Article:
"They kicked in the door. They busted up the door jam," Allen told KMBC's Maria Antonia. "I want them to stop using people's property as a training tool."
Police said they sometimes use vacant homes for training purposes. Officers said they look for places typical of what they're likely to find in the field.
Capt. Rich Lockhart said that police thought the home at 2845 Park Ave. was vacant when they arrived in January and the owner was not inside.
"What we do know is officers did train in this house. They believed it was a vacant house, went in and did some training," Lockhart said.
Allen said he bought the house a few months ago and is starting to refurbish it. He said he did not give anyone permission to use it.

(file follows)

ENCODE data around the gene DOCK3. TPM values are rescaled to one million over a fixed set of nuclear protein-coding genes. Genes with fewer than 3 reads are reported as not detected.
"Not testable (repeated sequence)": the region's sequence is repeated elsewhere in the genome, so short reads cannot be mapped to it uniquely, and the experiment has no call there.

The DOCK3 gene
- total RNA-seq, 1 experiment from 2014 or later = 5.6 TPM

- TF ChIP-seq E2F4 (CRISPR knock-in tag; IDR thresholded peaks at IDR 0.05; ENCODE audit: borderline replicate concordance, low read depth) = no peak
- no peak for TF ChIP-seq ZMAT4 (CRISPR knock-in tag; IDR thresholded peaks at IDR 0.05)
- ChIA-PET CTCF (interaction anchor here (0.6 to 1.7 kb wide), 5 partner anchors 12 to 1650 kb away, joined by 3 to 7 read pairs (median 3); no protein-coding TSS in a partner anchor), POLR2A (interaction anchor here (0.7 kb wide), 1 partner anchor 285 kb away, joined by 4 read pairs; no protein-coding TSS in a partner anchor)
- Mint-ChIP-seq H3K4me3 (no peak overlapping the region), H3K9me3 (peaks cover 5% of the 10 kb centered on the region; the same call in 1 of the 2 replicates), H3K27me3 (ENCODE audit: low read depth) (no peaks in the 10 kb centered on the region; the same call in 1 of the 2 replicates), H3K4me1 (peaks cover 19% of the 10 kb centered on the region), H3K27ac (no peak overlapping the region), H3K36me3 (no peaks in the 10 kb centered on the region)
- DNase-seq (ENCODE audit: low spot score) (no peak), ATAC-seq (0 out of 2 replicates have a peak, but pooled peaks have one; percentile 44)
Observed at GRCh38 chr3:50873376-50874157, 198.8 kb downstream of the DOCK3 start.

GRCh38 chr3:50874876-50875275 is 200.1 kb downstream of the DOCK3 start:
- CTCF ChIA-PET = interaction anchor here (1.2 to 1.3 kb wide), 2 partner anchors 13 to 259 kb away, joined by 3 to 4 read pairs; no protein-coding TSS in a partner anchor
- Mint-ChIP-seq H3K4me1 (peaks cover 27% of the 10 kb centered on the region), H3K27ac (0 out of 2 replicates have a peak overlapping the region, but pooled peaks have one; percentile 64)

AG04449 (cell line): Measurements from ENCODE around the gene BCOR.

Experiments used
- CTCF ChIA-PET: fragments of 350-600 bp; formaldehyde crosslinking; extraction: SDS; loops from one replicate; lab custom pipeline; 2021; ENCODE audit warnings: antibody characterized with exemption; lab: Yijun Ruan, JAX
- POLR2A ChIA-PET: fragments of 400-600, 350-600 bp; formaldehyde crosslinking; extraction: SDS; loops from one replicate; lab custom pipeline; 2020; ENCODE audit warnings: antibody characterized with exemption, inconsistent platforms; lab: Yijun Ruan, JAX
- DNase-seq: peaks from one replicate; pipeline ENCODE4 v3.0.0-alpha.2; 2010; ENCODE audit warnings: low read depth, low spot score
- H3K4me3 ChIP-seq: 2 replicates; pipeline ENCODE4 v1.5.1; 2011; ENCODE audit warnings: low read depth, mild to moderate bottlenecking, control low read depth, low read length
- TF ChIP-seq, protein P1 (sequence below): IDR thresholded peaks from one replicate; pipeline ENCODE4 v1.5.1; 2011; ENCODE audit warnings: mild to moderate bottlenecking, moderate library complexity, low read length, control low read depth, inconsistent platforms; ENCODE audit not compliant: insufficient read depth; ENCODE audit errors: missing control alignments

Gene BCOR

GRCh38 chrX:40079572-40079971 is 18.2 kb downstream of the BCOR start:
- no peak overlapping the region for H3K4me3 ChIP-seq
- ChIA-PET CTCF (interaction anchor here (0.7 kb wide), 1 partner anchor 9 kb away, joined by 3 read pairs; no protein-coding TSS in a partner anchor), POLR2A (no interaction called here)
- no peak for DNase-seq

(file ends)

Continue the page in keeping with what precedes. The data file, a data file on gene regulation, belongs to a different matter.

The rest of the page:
"I've talked to the previous owner of this house, and he told me they asked him for permission a few months ago and he told them no," Allen said.So the police were turned down and then went to the property anyway when they thought that the owner who had said 'no' to them had moved out. Sure sounds like a rigorous procedure that enshrines respect for private property to me.
Police said they will investigate the incident if Allen files a claim.
"Basically, a letter outlining what he believes we did to the home, include pictures if he can. We'll look at it talk to officers involved, conduct an investigation, figure out what happened," Lockhart said.A claim is being filed- it seems pretty obvious what happened; they used private property that did not belong to them without seeking the owner's permission. Evidently without even trying to establish if anyone did own the house.